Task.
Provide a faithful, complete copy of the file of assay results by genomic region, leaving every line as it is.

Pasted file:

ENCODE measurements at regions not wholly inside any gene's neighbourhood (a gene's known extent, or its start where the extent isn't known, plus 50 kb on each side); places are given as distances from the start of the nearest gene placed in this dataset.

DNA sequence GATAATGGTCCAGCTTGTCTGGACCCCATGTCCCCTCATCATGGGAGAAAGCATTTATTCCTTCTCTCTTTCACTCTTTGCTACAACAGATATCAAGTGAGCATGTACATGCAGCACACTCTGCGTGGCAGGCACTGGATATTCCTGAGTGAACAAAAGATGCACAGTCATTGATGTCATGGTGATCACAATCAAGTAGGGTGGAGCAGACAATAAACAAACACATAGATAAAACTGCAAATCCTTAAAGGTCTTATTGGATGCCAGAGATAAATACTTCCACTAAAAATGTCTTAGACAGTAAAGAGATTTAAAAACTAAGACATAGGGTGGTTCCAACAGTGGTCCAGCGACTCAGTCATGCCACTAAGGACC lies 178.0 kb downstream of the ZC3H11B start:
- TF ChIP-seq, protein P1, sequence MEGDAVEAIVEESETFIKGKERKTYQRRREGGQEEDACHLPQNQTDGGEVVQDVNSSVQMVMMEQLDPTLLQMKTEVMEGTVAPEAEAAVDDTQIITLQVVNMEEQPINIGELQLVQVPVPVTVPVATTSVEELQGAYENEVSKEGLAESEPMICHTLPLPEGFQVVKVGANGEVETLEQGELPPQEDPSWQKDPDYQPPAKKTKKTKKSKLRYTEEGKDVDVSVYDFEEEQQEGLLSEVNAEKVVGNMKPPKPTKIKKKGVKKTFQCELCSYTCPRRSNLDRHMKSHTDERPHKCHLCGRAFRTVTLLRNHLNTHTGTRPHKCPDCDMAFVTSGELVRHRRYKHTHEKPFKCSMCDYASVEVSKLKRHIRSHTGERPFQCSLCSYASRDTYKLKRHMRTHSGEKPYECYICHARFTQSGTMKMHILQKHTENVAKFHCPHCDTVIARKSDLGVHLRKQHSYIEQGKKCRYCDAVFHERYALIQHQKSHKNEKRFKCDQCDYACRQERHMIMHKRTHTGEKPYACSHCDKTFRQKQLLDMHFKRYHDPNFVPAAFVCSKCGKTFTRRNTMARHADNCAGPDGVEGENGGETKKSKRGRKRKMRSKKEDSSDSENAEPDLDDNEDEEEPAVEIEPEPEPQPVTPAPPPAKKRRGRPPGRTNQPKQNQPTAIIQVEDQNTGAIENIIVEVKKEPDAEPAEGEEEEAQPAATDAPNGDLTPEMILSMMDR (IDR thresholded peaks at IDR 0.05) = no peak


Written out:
ENCODE measurements at regions not wholly inside any gene's neighbourhood (a gene's known extent, or its start where the extent isn't known, plus 50 kb on each side); places are given as distances from the start of the nearest gene placed in this dataset.

DNA sequence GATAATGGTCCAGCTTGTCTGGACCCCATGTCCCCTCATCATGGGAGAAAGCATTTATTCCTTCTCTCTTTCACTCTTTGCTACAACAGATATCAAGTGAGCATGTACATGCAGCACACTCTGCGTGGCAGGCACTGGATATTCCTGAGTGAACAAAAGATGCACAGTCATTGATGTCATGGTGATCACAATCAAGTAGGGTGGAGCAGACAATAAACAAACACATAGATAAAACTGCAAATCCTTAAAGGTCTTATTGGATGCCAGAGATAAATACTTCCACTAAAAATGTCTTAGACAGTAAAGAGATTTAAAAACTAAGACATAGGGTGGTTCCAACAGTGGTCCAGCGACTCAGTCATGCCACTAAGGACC lies 178.0 kb downstream of the ZC3H11B start:
- TF ChIP-seq, protein P1, sequence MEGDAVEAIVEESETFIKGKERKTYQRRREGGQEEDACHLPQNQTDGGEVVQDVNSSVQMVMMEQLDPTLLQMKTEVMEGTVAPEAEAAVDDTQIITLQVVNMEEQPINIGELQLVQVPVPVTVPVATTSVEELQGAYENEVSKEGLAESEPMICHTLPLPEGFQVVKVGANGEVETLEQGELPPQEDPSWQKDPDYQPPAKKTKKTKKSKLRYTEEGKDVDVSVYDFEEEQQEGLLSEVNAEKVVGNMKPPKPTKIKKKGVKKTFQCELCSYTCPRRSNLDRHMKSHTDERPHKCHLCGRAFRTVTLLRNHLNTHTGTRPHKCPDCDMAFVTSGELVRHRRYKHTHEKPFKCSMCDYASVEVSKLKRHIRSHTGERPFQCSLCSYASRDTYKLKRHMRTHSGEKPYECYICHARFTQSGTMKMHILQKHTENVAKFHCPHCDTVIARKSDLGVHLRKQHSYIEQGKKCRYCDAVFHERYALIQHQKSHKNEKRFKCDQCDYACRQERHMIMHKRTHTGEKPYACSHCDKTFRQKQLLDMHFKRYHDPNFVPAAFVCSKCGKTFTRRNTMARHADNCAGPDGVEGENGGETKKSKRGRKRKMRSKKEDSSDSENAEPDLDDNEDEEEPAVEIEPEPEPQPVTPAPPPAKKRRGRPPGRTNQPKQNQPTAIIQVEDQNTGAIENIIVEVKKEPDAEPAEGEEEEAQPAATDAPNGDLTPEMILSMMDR (IDR thresholded peaks at IDR 0.05) = no peak